With Bill Clinton's appearance at ICANN San Francisco now confirmed to be more than mere rumor, the March meeting will be a very big event indeed. On its home turf, and under the glare of possibly unprecedented global attention, ICANN may feel some pressure to make sure it has some noteworthy news to announce at the end of the week, after its Board of Directors meets. I hope, as do many others, that the Applicant Guidebook will be finally approved and that the new generic top-level domains (gTLD) program can be at last launched.
But there's one big political hurdle to jump before that is possible, a hurdle that Clinton himself could probably empathize with. That is, of course, ICANN's upcoming talks with its Governmental Advisory Committee, whose concerns remain the most substantial obstacle to the Guidebook being finalized and rubber-stamped by the Board. ICANN is reportedly pushing for a meeting to take place on February 28 and March 1 in Geneva, although it has not yet officially announced the dates or location.
All stakeholders with a desire to see ICANN survive and thrive should fervently hope that these talks are productive, and not merely a replay of previous meetings, many of which have been characterized by petty bickering and seemingly endless debates about process rather than policy. It's well-known that ICANN and the GAC have a record of poor communications, so we should all hope that the Geneva meeting signals the beginning of a new era of closer cooperation.
There can be few better recent examples of the consequences of poor communication than the joint meeting of the Board and the GAC in Cartagena last month. How much of that 90-minute session was devoted to discussing the substantive issues — the GAC's dozen concerns with the Applicant Guidebook? Very little. In fact, more than half of the meeting was eaten up discussing the meaning of "advice", whether ICANN has listened to GAC advice in years past, what ICANN should do when it rejects GAC advice, whether ICANN sufficiently explains its decisions to reject GAC advice, whether the GAC promised to provide its advice more quickly, and other meta-level concerns that, while important, served primarily to hold up the important business of making decisions and creating actionable policy. Even the agreed agenda seemed to be up for debate after the meeting had begun.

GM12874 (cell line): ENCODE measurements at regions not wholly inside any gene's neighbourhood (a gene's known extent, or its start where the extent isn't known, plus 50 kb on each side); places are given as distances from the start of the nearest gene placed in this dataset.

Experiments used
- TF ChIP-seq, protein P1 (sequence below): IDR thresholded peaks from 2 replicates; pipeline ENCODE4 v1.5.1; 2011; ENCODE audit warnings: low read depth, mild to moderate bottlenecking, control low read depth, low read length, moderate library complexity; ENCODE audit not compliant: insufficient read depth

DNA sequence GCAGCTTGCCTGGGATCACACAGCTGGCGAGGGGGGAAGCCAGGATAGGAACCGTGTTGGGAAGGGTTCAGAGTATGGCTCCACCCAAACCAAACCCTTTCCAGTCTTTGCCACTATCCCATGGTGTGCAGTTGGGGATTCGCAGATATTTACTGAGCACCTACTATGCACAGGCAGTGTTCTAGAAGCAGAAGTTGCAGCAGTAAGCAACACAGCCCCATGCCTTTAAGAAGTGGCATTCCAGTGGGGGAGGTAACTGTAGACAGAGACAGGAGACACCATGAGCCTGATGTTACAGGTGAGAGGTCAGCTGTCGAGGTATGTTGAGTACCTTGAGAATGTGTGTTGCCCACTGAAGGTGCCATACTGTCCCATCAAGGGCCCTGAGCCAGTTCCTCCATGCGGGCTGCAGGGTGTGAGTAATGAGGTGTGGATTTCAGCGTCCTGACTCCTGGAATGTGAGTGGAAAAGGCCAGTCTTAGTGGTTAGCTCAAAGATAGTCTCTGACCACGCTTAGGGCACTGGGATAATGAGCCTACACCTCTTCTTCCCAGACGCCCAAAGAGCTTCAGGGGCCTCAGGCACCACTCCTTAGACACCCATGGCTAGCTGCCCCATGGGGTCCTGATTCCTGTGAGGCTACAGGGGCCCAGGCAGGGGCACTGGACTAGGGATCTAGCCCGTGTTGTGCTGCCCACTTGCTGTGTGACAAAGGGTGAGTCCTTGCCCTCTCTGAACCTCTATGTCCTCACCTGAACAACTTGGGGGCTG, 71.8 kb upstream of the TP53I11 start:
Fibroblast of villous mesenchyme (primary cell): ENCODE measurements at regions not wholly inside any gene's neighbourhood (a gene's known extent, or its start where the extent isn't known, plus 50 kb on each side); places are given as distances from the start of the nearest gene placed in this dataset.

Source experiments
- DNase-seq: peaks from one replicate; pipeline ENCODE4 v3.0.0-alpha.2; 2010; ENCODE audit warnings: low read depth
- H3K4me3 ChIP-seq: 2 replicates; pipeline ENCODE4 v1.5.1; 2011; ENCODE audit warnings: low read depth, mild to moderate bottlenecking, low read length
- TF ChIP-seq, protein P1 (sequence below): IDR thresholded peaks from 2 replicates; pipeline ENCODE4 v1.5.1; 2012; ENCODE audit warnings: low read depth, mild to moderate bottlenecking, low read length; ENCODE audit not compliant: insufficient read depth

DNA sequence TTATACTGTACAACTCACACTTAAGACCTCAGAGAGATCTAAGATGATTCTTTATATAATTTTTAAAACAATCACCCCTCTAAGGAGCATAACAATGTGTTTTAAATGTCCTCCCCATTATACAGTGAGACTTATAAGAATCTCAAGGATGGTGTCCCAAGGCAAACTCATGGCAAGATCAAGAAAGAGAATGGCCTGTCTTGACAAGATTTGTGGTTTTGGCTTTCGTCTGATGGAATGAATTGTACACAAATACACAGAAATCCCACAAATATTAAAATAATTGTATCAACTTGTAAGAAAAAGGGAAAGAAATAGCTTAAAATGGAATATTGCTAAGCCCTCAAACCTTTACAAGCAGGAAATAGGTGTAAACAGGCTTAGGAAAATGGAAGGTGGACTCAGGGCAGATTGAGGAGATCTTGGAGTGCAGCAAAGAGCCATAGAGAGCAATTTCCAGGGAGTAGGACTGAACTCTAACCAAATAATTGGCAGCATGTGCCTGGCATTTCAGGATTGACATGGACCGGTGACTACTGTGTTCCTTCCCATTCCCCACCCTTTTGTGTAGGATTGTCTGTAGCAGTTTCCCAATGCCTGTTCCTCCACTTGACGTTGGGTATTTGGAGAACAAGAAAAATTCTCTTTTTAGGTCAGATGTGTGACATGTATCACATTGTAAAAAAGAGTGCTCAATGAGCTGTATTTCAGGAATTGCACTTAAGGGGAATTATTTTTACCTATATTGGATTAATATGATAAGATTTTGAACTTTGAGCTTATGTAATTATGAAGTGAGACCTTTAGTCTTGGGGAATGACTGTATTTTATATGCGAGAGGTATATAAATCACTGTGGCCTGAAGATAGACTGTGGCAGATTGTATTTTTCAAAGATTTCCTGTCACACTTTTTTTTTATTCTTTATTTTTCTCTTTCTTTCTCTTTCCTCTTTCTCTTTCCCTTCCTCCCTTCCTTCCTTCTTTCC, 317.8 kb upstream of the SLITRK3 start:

I'm sure the Board, GAC, and many other members of the ICANN community would agree: these brief thrice-yearly encounters should not be consumed by this kind of circumstantial discussion, especially when there are important issues at stake. The Accountability and Transparency Review Team, which published its final report in the final hours of 2010, also agreed that the GAC-Board relationship is currently broken; almost a quarter of its recommendations deal with how to fix it.
Political stalemate of the type witnessed in Cartagena harms innovation and competition in our industry by leaving companies in limbo. The main reason why new gTLD applicants have had to delay their launch plans (but not their ongoing operating costs) by a quarter or more is that the GAC and Board currently have what the ATRT report called a "dysfunctional" relationship. Even the GAC recognized in its most recent Communique that "many gTLD applicants have made significant investments in their business models" and that "gTLD applicants have had a legitimate expectation that the process for introducing new gTLDs should have been concluded by now."
This is an encouraging statement. It suggests that the GAC will show up at the February meeting with a strong commitment to come to some conclusive agreements about the gTLD program. Both GAC and Board will need to have such resolve if the talks are to be as substantial and productive as the industry needs them to be. Even two days could be insufficient if too much time is wasted discussing process — both parties need to enter talks with a clear understanding of the rules of engagement and their respective positions and the good faith to compromise where necessary and reach agreements that advance the program to its finalization in San Francisco.
When (and if) Bill Clinton takes the stage two months from now, it will be to address the stakeholders of an organization he helped create, an organization that is one of his administration's notable legacies. ICANN was created by a single government, but it is now accountable to all of us. It was created to create competition and promote innovation in the domain name industry, and San Francisco will be the time for it to finally deliver on that promise. But that's only going to happen if a comprehensive deal can be made in Geneva.
Will the President be able to talk about an ICANN that has largely resolved one of the greatest issues facing its multi-stakeholder model, or will his keynote be a prelude to another week of counter-productive process-heavy debate? Will he be able to talk about the boost to innovation and competition that ICANN will be on the cusp of enabling? Will the Applicant Guidebook for new gTLDs be just a few days away from approval, or a few months? This will all depend on what happens over the coming weeks leading up to the ICANN-GAC meeting, and on the determination and resolve of its participants. I'm looking forward to hearing Clinton speak, and I hope he has good news to report.
By Johnny Du, VP, StableTone Ltd
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